We sense calm, we sense perhaps spring, we sense the contrast between the strong colours of nature, and the grey, lifeless colours of Shakespeare’s dying Ophelia. Her face does not stand out among the very allegorical choice of flowers. Pansies were also known as hearts-ease, meaning peace in feeling. The poppy has always signified death. Daisies signified innocence. The plants and flowers Millais included were not at the scene in which he painted, he added them himself for a reason. The poppy doesn’t appear in Shakespeare’s description either. Ophelia’s expression contrasts with the madness of the character Shakespeare created. She looks at peace. The flowers she holds signify the peacefulness of her death, despite the madness of her life. Her hair looks peaceful, it is not all over her face. She is not face down in the darkness of the water, she is holding flowers. The Victorians had a little bit of an odd obsession with the “language of flowers“. Her face is white and her clothes flow into the river at the end of the painting neatly. There is no madness to her death. That is why Millais’ Ophelia heightens my sense of a reality I am blissfully unaware of in my every day life.

In his book “The Florentine Painters of the Renaissance”, Berenson sums this up perfectly, by stating that:

… the chief business of the figure painter, as an artist, is to stimulate the tactile imagination

– That is to say, the artist is there to point out the World that we are unaware of, and say “look, this is it, enjoy it!!” Art is a reminder of what is real.

The 15th and 16th Centuries needed the Renaissance painters to convey a World that was beyond the imagination of the every day person looking for material gain. Columbus is the epitome of that obsession for material gain. When faced with a brand new World, his only thought was material wealth. Conversely, without that obsession with material wealth, art is pointless.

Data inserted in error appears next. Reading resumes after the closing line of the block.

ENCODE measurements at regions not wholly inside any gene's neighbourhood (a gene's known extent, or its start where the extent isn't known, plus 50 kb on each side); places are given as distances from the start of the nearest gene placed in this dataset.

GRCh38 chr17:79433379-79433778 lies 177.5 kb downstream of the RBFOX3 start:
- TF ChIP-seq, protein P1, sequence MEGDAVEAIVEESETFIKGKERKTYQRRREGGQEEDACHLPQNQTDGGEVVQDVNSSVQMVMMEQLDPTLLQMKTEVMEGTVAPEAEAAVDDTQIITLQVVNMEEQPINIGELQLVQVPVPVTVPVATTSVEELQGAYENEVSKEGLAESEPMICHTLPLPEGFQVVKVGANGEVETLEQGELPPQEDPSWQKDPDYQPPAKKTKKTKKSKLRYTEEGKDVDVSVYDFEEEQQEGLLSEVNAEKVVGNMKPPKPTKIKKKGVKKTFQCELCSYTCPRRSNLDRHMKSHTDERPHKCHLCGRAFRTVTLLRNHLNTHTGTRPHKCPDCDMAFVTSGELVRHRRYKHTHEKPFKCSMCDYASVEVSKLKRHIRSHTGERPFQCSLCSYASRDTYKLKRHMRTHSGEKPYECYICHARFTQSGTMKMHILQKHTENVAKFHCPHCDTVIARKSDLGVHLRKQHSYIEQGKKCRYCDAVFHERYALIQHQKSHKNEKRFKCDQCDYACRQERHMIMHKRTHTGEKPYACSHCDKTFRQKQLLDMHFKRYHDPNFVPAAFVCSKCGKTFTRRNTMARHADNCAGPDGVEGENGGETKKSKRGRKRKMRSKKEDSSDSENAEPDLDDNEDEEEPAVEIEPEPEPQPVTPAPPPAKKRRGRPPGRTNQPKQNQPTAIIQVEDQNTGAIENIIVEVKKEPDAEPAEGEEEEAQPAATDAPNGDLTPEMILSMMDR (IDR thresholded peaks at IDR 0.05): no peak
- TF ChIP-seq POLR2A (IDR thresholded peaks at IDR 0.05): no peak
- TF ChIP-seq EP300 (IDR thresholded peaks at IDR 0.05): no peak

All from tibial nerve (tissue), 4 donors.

Render unto Caesar…

January 22, 2011

As you walk down the Rue de Souffle in the Latin Quarter of Paris, looking straight ahead of you, it is impossible to ignore the pure beauty of the Pantheon as it towers above everything else surrounding it. The road, named after the Architect of the Pantheon; Jacques-Germain Soufflot, is at first glance a fitting tribute to the French master of Neoclassical architecture. Voltaire, who is buried in the Crypt at the Pantheon, is said to have been taken in the funeral procession to the Pantheon, alongside a crowd on the Rue de Souffle, of over a million people.

Inside the Pantheon, you will have already past the huge columns forcefully holding up the entrance. You are then greeted by an amazing inner dome, which reaches to the sky, and is just as wide as it is tall. In the centre, is a giant piece of scientific brilliance, by the scientist Léon Foucault, erected in 1851 with the intention of being the first to demonstrate the rotation of the Earth on its axis. I cannot explain the experiment, because it hurts my head to think about it too much; needless to say, it is a work of beauty.

An equally as beautiful work of art stands at the back of the main hall. I stood in awe for a while at the incessantly attractive sculpture, depicting the “heroes” of the French revolution. The realism is romanticism at its finest, surrounded by neoclassicalism at its finest.

The Crypt is now the resting place of some of the greatest French artists, writers, philosophers, poets and politicians that ever lived. Voltaire, Mirabeau, Victor Hugo, Rousseau, Soufflot, Braille, Curie, Dumas; are all buried in the Crypt at the Pantheon.

And yet, despite all of this, there is a sign within the crypt at the Pantheon, letting people know, that actually, the structure is in constant need of restoration because its falling apart.

The successful failure, as i’m naming the beautiful yet slightly shoddy craftsmanship of the Pantheon in its attempt to resurrect the architectural genius of the Pantheon still standing strongly in the centre of Rome, is mirrored in 19th Century France when it comes to the death of the Monarchy, an attempt at Republic, and the falling into Empire. Rome experienced much the same structure of governance.